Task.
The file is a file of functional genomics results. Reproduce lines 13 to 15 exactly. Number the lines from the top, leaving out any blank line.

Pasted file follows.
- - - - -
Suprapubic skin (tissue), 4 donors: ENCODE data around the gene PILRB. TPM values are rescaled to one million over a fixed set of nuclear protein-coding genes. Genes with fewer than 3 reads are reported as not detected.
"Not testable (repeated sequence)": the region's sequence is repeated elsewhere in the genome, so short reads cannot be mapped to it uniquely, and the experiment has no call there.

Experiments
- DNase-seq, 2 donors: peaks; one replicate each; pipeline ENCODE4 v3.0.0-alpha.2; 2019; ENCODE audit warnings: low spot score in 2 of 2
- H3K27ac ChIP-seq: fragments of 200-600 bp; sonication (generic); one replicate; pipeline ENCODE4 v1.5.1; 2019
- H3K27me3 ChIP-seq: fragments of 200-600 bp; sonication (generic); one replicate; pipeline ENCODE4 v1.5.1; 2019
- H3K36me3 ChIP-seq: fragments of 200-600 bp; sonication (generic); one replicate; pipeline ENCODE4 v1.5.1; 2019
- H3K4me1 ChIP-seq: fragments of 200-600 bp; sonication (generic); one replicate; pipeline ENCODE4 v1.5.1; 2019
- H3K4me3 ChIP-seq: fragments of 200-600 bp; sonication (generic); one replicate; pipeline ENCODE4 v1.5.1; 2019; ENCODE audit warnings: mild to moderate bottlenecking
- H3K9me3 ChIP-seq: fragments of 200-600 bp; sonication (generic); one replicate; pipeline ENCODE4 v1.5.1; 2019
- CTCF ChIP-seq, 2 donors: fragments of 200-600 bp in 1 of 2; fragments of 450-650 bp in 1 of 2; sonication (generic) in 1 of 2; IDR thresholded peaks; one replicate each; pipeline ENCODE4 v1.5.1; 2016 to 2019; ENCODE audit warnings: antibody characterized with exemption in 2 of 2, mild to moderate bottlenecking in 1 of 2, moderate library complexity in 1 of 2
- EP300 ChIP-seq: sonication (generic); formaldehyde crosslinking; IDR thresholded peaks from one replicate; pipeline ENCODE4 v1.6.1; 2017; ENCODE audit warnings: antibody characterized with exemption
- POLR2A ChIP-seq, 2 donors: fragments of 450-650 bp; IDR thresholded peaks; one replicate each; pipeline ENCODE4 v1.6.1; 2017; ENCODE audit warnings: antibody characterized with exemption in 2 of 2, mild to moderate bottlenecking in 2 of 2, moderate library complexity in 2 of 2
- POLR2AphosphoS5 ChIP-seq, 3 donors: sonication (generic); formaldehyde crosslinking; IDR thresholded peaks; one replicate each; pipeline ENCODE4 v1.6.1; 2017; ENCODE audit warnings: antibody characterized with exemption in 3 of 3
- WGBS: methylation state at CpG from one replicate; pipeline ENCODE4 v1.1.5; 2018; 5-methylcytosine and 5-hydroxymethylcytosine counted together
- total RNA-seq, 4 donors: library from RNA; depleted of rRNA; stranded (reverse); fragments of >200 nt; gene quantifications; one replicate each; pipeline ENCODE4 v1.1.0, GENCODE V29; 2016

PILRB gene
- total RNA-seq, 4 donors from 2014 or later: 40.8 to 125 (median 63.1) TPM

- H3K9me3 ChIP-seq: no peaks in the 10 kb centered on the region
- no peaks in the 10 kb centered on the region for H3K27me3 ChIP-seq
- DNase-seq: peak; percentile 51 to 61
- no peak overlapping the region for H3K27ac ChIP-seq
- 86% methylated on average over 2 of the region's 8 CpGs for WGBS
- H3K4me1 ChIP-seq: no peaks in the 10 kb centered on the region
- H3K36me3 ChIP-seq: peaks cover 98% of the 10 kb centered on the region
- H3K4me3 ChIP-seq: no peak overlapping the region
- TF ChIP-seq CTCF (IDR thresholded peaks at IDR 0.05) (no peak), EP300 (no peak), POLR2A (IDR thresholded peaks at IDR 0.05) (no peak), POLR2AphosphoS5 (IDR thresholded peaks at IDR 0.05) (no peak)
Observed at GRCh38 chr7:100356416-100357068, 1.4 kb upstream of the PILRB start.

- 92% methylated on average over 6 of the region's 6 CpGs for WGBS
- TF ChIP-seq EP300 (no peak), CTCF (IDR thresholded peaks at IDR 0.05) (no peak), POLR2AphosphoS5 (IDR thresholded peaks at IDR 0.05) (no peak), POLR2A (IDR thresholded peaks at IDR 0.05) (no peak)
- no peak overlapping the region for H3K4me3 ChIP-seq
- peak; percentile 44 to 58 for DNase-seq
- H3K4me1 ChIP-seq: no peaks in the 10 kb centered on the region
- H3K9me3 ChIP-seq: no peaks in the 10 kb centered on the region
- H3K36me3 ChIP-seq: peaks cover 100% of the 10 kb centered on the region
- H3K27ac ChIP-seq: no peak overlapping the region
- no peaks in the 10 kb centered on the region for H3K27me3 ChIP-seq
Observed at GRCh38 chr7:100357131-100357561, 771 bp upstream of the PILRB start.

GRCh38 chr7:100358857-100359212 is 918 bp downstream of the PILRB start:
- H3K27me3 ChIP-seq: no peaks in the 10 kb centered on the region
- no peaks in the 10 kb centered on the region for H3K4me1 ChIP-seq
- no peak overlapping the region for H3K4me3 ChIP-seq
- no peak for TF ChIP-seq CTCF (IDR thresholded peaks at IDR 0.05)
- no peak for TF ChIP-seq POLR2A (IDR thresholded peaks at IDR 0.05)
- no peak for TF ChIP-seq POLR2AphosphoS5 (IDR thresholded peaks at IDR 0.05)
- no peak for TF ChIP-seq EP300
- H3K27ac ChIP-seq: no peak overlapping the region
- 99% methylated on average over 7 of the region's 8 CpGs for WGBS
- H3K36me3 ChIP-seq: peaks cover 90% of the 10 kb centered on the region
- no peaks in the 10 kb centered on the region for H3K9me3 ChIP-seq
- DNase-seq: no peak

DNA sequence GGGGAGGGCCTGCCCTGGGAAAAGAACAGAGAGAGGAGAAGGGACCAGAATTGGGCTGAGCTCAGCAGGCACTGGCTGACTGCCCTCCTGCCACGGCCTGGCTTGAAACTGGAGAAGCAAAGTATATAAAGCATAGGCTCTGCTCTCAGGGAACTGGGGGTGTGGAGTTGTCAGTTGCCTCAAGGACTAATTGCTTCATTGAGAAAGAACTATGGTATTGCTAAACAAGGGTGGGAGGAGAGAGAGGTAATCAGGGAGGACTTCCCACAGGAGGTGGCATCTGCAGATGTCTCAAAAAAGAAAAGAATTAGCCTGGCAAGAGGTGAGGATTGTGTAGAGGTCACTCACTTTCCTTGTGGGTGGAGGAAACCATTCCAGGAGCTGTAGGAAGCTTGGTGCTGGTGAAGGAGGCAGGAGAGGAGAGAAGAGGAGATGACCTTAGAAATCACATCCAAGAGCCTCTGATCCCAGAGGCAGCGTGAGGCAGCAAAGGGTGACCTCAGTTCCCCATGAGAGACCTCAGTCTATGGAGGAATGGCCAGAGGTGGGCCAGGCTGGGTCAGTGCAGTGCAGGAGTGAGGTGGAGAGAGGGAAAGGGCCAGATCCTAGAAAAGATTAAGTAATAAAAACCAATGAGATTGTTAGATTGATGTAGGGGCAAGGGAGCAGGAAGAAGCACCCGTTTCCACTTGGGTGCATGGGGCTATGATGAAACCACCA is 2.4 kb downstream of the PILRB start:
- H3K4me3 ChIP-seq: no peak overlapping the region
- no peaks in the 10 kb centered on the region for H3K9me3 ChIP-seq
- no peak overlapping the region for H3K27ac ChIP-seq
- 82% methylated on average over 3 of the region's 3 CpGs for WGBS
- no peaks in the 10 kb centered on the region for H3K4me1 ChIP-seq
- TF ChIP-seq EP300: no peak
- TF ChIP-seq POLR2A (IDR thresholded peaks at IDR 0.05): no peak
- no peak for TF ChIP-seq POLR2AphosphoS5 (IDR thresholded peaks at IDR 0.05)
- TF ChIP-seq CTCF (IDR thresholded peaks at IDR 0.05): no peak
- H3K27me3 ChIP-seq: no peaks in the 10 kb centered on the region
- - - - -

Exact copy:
- POLR2A ChIP-seq, 2 donors: fragments of 450-650 bp; IDR thresholded peaks; one replicate each; pipeline ENCODE4 v1.6.1; 2017; ENCODE audit warnings: antibody characterized with exemption in 2 of 2, mild to moderate bottlenecking in 2 of 2, moderate library complexity in 2 of 2
- POLR2AphosphoS5 ChIP-seq, 3 donors: sonication (generic); formaldehyde crosslinking; IDR thresholded peaks; one replicate each; pipeline ENCODE4 v1.6.1; 2017; ENCODE audit warnings: antibody characterized with exemption in 3 of 3
- WGBS: methylation state at CpG from one replicate; pipeline ENCODE4 v1.1.5; 2018; 5-methylcytosine and 5-hydroxymethylcytosine counted together